Ondine’s Curse


Set in contemporary Montreal, Ondine’s Curse follows the attempts of Robert Strasser, a television documentary producer, to film the life of Dr. Werther Acheson, the German director of a controversial psychiatric institute. In the course of his journey through Acheson’s murky past, Strasser meets Ondine, one of the institute’s patients, and soon finds himself increasingly fascinated by the haunted young woman. It is Ondine who is at the heart of this powerful probe of the human psyche. A historian, she is trying to complete her own research into the death of Shawnadithit, a Beothuk Indian woman who was the last survivor of a Newfoundland tribe that was exterminated by settlers in the 1820s. But Ondine’s ability to cope in the modern world is crippled by a repressed memory of violence as a witness to the Montreal Massacre in 1989 when fourteen women were slain in Canada’s most shocking mass murder. Moody and macabre, Steven Manners’s expressionist novel is a literary tour de force that lurches through the dementia of the twentieth century, seeking meaning behind the massacres and mayhem.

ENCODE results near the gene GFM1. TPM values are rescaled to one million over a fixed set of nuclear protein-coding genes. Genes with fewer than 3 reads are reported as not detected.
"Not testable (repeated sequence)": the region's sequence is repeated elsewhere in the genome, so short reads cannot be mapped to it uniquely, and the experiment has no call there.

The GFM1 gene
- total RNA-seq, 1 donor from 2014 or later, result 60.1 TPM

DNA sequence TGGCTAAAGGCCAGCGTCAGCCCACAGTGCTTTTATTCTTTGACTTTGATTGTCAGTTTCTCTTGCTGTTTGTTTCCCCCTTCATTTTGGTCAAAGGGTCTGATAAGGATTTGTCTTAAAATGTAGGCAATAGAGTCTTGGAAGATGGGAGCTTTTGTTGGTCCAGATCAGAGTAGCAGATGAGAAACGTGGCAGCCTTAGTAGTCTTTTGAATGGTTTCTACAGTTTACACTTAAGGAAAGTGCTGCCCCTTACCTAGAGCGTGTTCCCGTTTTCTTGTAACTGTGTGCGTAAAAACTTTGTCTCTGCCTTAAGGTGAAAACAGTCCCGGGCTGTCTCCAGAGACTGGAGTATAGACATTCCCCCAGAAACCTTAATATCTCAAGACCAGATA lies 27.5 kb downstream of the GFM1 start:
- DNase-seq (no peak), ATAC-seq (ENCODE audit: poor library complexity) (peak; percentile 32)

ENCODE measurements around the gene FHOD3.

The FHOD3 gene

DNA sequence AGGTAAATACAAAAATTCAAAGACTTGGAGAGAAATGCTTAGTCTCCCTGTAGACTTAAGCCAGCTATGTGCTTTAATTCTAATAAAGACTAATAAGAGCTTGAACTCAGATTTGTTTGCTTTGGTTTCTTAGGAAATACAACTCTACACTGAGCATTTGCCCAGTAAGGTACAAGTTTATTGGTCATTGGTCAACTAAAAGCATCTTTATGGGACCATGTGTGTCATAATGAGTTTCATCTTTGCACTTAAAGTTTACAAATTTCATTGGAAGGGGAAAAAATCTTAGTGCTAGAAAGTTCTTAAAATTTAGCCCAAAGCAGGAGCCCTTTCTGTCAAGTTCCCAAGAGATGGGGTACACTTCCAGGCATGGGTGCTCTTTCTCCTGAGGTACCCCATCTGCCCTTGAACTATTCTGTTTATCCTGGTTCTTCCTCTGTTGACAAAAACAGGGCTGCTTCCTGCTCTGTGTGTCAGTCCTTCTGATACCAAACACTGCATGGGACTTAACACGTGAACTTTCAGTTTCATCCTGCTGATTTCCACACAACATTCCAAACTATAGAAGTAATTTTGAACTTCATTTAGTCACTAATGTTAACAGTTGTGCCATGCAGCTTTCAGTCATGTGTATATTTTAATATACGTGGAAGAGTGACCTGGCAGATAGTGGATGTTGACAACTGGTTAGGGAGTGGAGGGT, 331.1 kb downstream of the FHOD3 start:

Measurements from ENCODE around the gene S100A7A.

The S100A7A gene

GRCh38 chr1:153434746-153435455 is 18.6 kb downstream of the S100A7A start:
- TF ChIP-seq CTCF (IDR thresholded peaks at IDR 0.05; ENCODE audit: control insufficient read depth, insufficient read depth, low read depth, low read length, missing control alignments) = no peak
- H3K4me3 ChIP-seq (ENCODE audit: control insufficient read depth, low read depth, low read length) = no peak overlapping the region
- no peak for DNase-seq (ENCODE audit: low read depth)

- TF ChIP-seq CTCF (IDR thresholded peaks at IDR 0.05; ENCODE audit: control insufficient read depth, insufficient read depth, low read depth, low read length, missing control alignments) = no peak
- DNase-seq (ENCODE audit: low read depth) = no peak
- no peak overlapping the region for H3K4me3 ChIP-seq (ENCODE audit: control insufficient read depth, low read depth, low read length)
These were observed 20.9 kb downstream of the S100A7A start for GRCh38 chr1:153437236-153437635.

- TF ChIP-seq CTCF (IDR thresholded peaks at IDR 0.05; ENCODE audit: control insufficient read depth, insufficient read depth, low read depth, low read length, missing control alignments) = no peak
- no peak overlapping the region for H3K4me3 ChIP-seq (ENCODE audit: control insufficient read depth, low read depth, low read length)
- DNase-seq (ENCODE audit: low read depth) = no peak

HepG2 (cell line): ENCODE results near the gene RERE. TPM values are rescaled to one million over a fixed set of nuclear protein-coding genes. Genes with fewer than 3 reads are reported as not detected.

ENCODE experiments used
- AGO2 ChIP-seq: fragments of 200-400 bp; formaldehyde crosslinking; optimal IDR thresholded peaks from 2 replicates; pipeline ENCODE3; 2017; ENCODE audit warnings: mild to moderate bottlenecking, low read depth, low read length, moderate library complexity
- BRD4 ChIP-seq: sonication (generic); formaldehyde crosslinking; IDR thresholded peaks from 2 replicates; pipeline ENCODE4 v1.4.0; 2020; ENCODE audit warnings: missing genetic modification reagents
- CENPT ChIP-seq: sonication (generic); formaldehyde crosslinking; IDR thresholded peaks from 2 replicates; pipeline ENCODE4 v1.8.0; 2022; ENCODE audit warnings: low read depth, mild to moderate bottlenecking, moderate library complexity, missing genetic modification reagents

About the Author

Steven Manners

Posted by Dundurn Guest on December 6, 2014
Steven Manners photo

Steven Manners

Steven Manners's previous novel was Ondine's Curse, published in 2000. He is also the author of Wound Ballistics, a short story collection that was shortlisted for the Quebec Writers' Federation's Hugh MacLennan Prize for Best Fiction in 2003. Recently, he published Super Pills, a cultural history of prescription drugs and a must-read by the Canadian Medical Association Journal. He lives in Montreal.